Leach explained that he wants much more, but he is willing to work with what can be done right now to help people right now. While I have heard of rumblings from organizing members of the Philadelphia chapter of the National Organization for the Reformation of Marijuana Laws (NORML) and none were present at the press conference to my knowledge, I did speak with several representatives of Pittsburgh NORML and they appeared to be supportive of efforts to do what we can now and keep working to improve.
Unfortunately, Sen. Folmer was forced to miss the press conference due to a death in the family, but he did release a statement which Leach read:
“Who are we to deny a better quality of life to children suffering from hundreds of seizures a day? Who are we to deny less pain to a cancer patient made terribly ill from chemotherapy treatments? There are other highly addictive drugs prescribed to help with pain and suffering, and I believe the use of medical cannabis is another option, a good option.”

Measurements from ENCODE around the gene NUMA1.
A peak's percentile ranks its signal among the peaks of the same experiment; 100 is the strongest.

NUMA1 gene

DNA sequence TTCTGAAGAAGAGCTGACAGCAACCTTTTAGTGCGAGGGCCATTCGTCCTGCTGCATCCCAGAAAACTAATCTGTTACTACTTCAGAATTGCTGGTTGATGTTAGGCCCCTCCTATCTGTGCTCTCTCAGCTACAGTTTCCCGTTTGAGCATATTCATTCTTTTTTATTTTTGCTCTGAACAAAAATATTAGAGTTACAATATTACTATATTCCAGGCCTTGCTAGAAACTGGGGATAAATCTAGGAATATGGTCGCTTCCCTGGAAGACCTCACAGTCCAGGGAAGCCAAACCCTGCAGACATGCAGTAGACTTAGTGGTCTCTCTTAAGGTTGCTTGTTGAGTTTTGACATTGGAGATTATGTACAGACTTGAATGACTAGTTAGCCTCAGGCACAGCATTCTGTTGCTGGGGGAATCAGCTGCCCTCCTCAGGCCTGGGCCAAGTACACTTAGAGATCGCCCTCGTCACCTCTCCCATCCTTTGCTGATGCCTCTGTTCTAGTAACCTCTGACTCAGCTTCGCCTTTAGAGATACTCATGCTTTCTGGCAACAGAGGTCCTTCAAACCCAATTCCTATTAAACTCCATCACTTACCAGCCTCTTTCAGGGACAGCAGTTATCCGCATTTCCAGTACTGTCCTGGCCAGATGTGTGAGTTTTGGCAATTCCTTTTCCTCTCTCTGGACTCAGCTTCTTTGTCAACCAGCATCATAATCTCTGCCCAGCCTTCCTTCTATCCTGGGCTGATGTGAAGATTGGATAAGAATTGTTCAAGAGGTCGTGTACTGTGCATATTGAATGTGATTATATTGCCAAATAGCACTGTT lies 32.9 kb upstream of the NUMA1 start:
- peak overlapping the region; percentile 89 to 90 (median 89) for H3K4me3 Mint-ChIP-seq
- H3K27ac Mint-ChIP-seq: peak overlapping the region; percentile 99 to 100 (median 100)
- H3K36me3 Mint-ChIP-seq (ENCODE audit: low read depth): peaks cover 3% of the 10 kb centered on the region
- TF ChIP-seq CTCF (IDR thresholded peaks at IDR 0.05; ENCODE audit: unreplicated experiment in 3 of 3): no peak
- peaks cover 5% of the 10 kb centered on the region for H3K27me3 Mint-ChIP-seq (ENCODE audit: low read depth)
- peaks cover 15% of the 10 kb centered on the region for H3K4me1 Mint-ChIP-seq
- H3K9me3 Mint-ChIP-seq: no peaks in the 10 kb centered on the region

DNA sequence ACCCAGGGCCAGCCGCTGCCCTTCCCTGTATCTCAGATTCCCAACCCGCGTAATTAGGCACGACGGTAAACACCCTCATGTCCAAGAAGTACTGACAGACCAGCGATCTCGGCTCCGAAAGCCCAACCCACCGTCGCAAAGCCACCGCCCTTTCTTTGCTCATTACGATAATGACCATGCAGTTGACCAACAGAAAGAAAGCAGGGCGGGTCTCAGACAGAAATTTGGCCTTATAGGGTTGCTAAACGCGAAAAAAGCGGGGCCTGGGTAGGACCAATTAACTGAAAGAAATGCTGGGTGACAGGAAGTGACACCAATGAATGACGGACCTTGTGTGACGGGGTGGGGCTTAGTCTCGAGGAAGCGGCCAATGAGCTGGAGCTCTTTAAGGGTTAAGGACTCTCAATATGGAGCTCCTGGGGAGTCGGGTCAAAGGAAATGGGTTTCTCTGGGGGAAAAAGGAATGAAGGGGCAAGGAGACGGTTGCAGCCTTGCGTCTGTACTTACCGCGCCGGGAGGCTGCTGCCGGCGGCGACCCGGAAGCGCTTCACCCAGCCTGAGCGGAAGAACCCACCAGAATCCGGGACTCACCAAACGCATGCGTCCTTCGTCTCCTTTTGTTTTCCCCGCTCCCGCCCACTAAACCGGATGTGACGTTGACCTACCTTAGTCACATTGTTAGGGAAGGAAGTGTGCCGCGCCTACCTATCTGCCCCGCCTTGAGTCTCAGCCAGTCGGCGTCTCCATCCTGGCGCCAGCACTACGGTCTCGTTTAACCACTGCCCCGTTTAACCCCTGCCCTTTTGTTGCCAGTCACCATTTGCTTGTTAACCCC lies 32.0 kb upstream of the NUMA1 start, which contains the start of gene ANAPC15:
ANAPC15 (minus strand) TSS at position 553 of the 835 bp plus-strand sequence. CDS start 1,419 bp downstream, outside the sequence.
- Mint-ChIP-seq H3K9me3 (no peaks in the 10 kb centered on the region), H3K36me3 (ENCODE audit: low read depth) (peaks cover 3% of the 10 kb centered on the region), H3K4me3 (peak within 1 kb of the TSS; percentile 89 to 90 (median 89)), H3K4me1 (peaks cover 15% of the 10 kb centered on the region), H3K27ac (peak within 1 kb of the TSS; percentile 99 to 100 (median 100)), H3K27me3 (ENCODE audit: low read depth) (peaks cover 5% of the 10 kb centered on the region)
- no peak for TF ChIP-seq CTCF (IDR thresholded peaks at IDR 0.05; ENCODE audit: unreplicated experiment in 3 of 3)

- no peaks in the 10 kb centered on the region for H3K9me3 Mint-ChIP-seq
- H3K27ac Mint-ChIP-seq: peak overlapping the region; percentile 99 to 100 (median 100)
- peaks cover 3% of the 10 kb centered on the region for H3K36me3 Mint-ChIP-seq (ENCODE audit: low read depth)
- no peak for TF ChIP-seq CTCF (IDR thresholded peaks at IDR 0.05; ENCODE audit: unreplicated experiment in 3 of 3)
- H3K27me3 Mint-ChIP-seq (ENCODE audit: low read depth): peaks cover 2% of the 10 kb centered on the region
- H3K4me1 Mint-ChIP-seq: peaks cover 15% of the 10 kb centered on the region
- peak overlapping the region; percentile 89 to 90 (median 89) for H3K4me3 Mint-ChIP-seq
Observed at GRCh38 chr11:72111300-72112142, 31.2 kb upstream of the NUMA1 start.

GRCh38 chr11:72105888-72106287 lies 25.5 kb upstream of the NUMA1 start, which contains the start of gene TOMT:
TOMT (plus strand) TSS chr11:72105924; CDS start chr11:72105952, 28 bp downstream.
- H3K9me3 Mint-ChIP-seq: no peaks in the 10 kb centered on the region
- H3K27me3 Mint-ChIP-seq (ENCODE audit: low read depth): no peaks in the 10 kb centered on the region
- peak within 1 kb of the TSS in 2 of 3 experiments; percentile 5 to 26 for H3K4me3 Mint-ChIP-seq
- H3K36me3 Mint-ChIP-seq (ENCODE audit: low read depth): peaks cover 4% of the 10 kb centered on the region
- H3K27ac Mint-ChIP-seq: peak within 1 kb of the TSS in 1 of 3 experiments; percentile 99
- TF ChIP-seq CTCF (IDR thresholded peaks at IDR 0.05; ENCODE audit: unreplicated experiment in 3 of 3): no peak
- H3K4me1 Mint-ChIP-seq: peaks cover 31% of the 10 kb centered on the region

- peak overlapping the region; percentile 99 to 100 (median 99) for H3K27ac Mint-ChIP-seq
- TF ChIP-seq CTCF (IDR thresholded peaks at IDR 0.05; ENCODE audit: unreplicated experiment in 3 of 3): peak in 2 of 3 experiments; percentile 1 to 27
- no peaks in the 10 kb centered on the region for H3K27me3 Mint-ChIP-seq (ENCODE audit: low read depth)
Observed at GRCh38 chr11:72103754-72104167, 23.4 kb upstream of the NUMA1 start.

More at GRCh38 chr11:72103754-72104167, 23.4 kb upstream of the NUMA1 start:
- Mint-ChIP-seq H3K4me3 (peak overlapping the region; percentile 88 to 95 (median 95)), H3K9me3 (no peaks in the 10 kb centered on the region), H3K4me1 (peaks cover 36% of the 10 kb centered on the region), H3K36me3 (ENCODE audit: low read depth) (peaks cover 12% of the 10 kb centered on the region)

As a personal side note, my thoughts and prayers go out to Senator Folmer in this hard time. I greatly appreciate his reasonable position and willingness to break with traditional party politics to try to help sick Pennsylvanians.
A life not being fully lived
I mentioned above that I witnessed one of Anna’s seizures while at the rally. Her mother, Lolly Bentch Myers, graciously allowed me to post it for this article. Anna is getting no relief because Lolly refuses to use illegally; a position many parents have taken even though they have been told by people (including politicians according to her accounts) to just use it illegally.